As we’ve said plenty in this column, no Pride celebration is perfect. There is no perfect event, perfect theme or perfect schedule. And there is not a perfect location for Pride. This year’s Pride celebration is scheduled to take place in the Gayborhood on June 5 at noon. It’ll be nearly three years since Philadelphia had an in-person Pride celebration.
Some in the community have expressed disappointment that the festival will be held in the Gayborhood this year, due to racist incidents in the past and, most recently, the death of Eric Pope in April. But what neighborhood in this city is immune to issues or controversy? It’s safe to say the answer is none.
Here’s another question: What location would be better for Pride than the Gayborhood? The 1978 festival was held at Belmont Plateau in Fairmount Park, which was incredibly cumbersome to reach for anyone without a car. Tanney Park at 24th and Spruce was used in 1982, but that event was sparsely attended for many reasons, including the lack of businesses near the area. There was one year where the festival was held at the empty lot on Broad and Washington, which was convenient to the Broad Street Line but not much else. Rittenhouse Square, which was also used for Pride festivals in the past, is incredibly expensive to rent out.
Even Penn’s Landing, where Pride had been for many years prior to this year’s revamp, had major issues as a location. The central plaza’s lack of shade made it brutally hot most years. The layout made it confusing to find specific tables, so if you wanted to visit a specific business or nonprofit, unless you knew their table number and had a map, it would be difficult to find them. And there wasn’t much to do around Penn’s Landing, so if you wanted to get food or drink other than the limited options at the festival, you had to walk a fair distance away.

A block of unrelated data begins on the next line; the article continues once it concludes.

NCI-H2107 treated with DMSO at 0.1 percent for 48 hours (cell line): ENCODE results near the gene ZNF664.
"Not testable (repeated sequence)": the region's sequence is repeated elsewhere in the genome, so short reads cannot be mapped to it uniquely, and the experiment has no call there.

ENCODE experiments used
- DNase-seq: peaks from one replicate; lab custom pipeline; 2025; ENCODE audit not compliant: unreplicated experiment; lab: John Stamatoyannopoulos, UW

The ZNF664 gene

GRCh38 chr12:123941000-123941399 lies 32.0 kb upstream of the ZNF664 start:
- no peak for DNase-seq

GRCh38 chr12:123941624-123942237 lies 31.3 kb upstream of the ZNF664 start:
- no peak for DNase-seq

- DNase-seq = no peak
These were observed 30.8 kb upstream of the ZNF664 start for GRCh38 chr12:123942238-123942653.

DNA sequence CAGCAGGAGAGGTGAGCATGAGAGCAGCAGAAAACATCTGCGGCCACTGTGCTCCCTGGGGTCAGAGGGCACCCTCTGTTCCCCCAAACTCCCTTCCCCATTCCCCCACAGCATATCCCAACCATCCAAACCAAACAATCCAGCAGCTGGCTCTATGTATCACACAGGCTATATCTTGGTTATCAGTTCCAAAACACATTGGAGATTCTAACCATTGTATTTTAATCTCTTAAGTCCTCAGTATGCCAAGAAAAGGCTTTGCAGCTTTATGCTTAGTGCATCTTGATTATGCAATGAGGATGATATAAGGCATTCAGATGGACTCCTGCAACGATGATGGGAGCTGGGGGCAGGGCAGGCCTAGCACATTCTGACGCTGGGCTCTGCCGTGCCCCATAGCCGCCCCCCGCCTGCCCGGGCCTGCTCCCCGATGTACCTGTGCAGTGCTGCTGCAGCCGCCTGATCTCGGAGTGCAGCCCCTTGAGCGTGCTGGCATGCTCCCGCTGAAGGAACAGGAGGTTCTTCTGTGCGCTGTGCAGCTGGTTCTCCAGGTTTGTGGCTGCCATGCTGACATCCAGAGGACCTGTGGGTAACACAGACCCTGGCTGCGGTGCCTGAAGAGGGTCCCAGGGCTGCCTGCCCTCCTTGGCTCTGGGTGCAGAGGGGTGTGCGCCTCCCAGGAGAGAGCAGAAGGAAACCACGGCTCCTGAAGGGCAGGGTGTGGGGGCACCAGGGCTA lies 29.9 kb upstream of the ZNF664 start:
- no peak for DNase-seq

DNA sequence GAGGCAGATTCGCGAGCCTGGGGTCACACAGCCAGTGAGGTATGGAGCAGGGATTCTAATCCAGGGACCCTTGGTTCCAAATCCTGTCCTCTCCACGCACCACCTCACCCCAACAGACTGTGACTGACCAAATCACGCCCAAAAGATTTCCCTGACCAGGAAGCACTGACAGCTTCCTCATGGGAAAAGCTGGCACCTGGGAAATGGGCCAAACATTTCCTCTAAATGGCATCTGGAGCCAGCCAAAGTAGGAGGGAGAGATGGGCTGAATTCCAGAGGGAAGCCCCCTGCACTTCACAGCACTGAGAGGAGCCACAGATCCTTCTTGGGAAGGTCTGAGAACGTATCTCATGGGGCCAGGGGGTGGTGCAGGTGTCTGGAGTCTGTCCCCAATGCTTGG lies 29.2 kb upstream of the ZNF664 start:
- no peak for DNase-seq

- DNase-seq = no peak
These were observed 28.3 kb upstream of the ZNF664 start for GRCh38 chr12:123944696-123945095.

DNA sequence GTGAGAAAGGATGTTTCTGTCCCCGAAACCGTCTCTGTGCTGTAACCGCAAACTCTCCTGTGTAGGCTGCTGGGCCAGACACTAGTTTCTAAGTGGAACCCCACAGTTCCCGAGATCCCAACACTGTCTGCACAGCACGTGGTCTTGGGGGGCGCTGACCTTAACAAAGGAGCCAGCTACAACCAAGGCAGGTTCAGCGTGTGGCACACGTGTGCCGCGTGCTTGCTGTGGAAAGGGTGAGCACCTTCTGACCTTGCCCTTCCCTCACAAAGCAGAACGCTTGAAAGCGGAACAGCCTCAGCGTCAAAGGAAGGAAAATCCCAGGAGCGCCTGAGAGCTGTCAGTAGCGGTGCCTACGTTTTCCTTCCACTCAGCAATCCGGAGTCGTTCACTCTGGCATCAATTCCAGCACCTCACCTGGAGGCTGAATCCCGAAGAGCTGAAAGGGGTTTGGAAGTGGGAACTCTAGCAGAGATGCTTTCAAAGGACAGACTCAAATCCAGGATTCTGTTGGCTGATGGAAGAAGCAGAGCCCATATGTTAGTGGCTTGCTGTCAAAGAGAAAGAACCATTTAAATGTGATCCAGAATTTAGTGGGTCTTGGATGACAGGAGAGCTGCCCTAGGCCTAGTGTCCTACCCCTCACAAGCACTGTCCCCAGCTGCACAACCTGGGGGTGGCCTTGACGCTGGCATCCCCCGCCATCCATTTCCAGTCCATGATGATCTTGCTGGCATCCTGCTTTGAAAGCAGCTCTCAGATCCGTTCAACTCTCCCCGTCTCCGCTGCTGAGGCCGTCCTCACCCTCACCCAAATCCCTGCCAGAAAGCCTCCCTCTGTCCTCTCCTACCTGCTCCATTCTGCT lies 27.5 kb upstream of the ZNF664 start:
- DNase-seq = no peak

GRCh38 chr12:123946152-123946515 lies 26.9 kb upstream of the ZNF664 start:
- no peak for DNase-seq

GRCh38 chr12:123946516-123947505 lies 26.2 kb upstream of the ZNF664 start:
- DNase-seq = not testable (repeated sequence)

Every location has drawbacks, so why not choose one that has as few of them as possible?
One important facet of any Pride celebration is that it happens in a location that many people can get to. From a transportation standpoint, having Pride in the Gayborhood makes sense. It’s central to both subway lines, regional rail lines, and numerous bus lines. Another important factor is being near other local businesses to handle overflow crowds or people who want to temporarily leave the festival. If Pride is in an area isolated from other businesses or attractions, people will be less likely to attend. There are plenty of things to do near the Gayborhood for people who leave the festival or just want to escape for an hour; that includes proximity to other Philadelphia LGBTQ landmarks for those who want to take in a little history. And the area has plenty of food and drink options for those who don’t want to partake in this year’s new Food Truck space at the festival.
From a business standpoint, the Gayborhood is home to many LGBTQ-owned businesses, including Black gay-owned businesses, who will benefit from the (hopefully) surplus of people attending the festival. Local businesses are still reeling from the last two years of the pandemic, so the influx of patronage will be important to help keep them afloat and keep the city vibrant. There are also important community organizations in the Gayborhood, such as the William Way Community Center, that will see an increase in foot traffic and, hopefully, greater participation as a result.
One thing that PHL Pride Collective has been touting is that they are working with people who previously felt alienated from the Gayborhood and are hoping to bring those people back to the neighborhood this year. That is a great thing. We’ve written about the history of racist incidents in the Gayborhood. Steps have been taken to address it, and it will be an ongoing issue that people will have to be aware of. But every city neighborhood has to deal with such realities.
There is an understandable unease that some people might have in the wake of the assault on Eric Pope in front of Tabu. But the bouncer was the one responsible for that incident, not the neighborhood. PHL Pride Collective has said that the security company involved in that incident, Mainline Security, will not be used during the festival.
Some may have other issues with certain individual businesses in the Gayborhood — if they had a bad experience there, for example — but that doesn’t mean the entire neighborhood should be shunned. One person or one business does not define the hundreds that exist around it.
Pride is about bringing as many people as possible together, and for all the reasons mentioned above, the Gayborhood is the best location to do that.